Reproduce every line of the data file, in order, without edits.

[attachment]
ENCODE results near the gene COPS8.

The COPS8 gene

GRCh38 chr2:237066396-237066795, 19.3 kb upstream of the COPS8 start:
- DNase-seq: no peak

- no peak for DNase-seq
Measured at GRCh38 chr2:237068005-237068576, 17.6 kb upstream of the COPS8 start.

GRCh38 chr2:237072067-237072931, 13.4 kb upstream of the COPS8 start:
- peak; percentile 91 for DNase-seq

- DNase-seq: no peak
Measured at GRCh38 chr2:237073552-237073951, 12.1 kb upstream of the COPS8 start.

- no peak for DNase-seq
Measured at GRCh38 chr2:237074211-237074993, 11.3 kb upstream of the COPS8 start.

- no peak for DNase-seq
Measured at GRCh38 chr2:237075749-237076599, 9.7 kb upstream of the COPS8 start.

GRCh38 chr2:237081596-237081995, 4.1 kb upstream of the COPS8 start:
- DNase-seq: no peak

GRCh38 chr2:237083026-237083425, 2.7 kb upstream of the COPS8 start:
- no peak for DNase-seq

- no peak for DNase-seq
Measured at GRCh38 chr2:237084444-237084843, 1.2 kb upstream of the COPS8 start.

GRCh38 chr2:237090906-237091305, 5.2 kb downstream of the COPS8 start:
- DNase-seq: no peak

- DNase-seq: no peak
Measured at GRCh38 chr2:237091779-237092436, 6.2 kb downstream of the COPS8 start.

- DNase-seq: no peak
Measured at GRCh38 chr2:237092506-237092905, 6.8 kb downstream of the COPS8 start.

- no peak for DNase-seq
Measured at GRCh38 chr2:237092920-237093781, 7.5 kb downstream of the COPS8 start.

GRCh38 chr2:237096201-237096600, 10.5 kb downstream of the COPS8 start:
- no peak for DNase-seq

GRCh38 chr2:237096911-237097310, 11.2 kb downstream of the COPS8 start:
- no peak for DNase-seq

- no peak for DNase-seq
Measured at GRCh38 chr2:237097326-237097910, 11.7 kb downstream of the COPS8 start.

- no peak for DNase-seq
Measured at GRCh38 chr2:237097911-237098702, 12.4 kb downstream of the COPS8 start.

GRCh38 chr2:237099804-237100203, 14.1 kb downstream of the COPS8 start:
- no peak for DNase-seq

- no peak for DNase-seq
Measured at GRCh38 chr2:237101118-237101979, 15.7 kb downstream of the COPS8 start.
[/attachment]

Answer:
ENCODE results near the gene COPS8.

The COPS8 gene

GRCh38 chr2:237066396-237066795, 19.3 kb upstream of the COPS8 start:
- DNase-seq: no peak

- no peak for DNase-seq
Measured at GRCh38 chr2:237068005-237068576, 17.6 kb upstream of the COPS8 start.

GRCh38 chr2:237072067-237072931, 13.4 kb upstream of the COPS8 start:
- peak; percentile 91 for DNase-seq

- DNase-seq: no peak
Measured at GRCh38 chr2:237073552-237073951, 12.1 kb upstream of the COPS8 start.

- no peak for DNase-seq
Measured at GRCh38 chr2:237074211-237074993, 11.3 kb upstream of the COPS8 start.

- no peak for DNase-seq
Measured at GRCh38 chr2:237075749-237076599, 9.7 kb upstream of the COPS8 start.

GRCh38 chr2:237081596-237081995, 4.1 kb upstream of the COPS8 start:
- DNase-seq: no peak

GRCh38 chr2:237083026-237083425, 2.7 kb upstream of the COPS8 start:
- no peak for DNase-seq

- no peak for DNase-seq
Measured at GRCh38 chr2:237084444-237084843, 1.2 kb upstream of the COPS8 start.

GRCh38 chr2:237090906-237091305, 5.2 kb downstream of the COPS8 start:
- DNase-seq: no peak

- DNase-seq: no peak
Measured at GRCh38 chr2:237091779-237092436, 6.2 kb downstream of the COPS8 start.

- DNase-seq: no peak
Measured at GRCh38 chr2:237092506-237092905, 6.8 kb downstream of the COPS8 start.

- no peak for DNase-seq
Measured at GRCh38 chr2:237092920-237093781, 7.5 kb downstream of the COPS8 start.

GRCh38 chr2:237096201-237096600, 10.5 kb downstream of the COPS8 start:
- no peak for DNase-seq

GRCh38 chr2:237096911-237097310, 11.2 kb downstream of the COPS8 start:
- no peak for DNase-seq

- no peak for DNase-seq
Measured at GRCh38 chr2:237097326-237097910, 11.7 kb downstream of the COPS8 start.

- no peak for DNase-seq
Measured at GRCh38 chr2:237097911-237098702, 12.4 kb downstream of the COPS8 start.

GRCh38 chr2:237099804-237100203, 14.1 kb downstream of the COPS8 start:
- no peak for DNase-seq

- no peak for DNase-seq
Measured at GRCh38 chr2:237101118-237101979, 15.7 kb downstream of the COPS8 start.